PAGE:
Those of us who have seen the hilarious movie, Good Morning, Vietnam, starring Robin Williams, remember the title words. Sometimes they just make you laugh as you flashback to a scene from that 1987 movie. Robin Williams portrays Adrian Cronauer, a real-life DJ during the Vietnam Conflict. But, Robin Williams’ funny ad libs represented Williams more than Cronauer. While doing my research, I got off on this tangent and learned the movie’s producer and director would not let Williams meet Cronauer before the movie was finished, fearing that instead of bringing forth his natural humor, Williams would accurately portray Cronauer. You see, they had rewritten Cronauer’s unsuccessful screenplay to take advantage of Williams’ talents.
I mention this because, as many of you know, I’m writing a series of novels on the Vietnam Conflict. My most recently completed manuscript is with an editor now. My newest project is about a real-life Vietnamese family and their escape from the Communist regime after the fall of South Vietnam. The patriarch of the family, a Vietnamese doctor, kept a journal about his life, including his family’s escape. I’m converting his family story from a journal to a memoir. I was researching local Vietnamese radio and TV stations in Saigon during that time period when I was reminded of this tidbit.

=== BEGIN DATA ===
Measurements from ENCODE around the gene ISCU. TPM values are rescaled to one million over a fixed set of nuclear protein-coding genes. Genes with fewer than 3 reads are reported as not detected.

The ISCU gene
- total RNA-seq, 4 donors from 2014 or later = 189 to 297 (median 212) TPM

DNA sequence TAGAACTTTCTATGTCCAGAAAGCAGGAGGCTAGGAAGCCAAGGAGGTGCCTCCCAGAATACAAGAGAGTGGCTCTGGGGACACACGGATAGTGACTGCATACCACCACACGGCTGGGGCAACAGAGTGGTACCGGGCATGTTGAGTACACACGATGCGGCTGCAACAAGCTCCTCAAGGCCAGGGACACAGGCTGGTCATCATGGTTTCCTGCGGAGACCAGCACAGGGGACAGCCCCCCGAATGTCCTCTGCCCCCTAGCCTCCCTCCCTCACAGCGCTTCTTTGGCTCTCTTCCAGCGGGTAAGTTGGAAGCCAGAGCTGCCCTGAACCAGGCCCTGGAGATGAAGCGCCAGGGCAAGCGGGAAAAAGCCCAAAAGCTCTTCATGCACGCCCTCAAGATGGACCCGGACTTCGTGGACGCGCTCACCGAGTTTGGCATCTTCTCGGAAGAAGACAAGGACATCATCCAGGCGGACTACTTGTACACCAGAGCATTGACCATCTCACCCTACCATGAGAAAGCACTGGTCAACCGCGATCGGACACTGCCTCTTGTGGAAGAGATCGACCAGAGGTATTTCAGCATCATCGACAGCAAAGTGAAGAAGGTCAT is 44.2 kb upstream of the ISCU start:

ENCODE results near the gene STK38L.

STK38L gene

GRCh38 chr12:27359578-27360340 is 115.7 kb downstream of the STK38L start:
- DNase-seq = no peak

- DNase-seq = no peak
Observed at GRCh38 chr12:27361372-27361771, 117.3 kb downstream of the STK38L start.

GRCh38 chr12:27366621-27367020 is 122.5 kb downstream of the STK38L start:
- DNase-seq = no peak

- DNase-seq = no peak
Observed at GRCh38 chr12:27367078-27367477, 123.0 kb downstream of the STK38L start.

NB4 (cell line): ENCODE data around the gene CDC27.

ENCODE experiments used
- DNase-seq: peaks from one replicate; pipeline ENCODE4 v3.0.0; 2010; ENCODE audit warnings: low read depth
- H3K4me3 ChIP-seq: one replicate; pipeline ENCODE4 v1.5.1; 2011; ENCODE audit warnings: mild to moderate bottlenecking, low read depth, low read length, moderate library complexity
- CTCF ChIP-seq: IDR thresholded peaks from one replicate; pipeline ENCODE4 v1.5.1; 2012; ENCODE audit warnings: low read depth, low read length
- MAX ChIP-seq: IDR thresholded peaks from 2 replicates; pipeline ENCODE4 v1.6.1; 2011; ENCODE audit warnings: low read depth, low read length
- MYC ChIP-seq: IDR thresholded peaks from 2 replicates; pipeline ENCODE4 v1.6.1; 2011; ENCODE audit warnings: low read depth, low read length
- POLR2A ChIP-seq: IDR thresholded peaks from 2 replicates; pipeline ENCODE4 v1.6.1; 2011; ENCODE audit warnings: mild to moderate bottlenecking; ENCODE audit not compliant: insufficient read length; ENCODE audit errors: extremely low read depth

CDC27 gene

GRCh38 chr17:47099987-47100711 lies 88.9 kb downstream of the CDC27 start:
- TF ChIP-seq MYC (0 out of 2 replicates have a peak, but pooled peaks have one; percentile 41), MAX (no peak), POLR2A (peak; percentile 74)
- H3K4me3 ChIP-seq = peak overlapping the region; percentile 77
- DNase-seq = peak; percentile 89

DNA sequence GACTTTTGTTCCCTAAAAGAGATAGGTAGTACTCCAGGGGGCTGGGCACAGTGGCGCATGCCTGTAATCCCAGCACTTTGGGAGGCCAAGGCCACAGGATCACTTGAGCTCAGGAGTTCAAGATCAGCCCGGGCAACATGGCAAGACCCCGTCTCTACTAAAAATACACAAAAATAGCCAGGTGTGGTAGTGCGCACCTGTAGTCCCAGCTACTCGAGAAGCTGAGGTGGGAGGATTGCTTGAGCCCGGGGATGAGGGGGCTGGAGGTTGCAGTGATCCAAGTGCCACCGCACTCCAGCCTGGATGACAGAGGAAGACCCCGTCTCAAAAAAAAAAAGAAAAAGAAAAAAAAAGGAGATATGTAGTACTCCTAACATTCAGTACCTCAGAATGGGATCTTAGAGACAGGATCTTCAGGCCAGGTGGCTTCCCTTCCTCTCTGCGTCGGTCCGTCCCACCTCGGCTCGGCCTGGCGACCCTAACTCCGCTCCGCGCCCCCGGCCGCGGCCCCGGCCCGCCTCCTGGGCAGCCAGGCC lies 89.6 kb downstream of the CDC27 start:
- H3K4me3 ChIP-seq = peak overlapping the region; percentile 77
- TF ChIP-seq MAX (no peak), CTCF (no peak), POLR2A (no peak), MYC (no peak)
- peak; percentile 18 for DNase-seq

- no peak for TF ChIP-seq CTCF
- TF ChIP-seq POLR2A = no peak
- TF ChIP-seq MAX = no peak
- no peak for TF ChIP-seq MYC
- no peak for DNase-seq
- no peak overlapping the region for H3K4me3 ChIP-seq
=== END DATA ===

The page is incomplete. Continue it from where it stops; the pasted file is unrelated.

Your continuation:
Pat Sajak, famous for two things, Wheel of Fortune and working with North Myrtle Beach’s Vanna White, was a Disc Jockey in the 1960s in Vietnam. He opened his morning radio show with “Good Morning, Vietnam.” According to Sajak’s own story, he was an Army Spc. 5th class and went to Vietnam as a financial clerk. He repeatedly requested that the Army allow him to become a DJ, like he had been in the States. Finally, they relented and sent him to Saigon. Here is a link to his story in Vietnam: https://www.uso.org/stories/283-wheel-of-fortune-host-pat-sajak-recounts-his-days-as-an-army-dj
Anyway, in the memoir I am working on, the project was presented by my friend and associate, Jack (J. C.) Lightner of Charlotte, North Carolina, who, like me grew up in Parkersburg/Vienna, West Virginia. He introduced me to the middle daughter of the Vietnamese family, and I was immediately wrapped up in their story. It has everything in it—failed escapes, hiding from Communist authorities, being separated during the escape, being crammed into a boat, encounters with pirates, and living in a refugee camp before arriving in America and making the most of their new lives.
While I am still researching local Vietnamese radio and TV stations for their memoir, I thought I would share some of the tangents that can drive a writer off the beaten path while seeking answers to humanize their writing.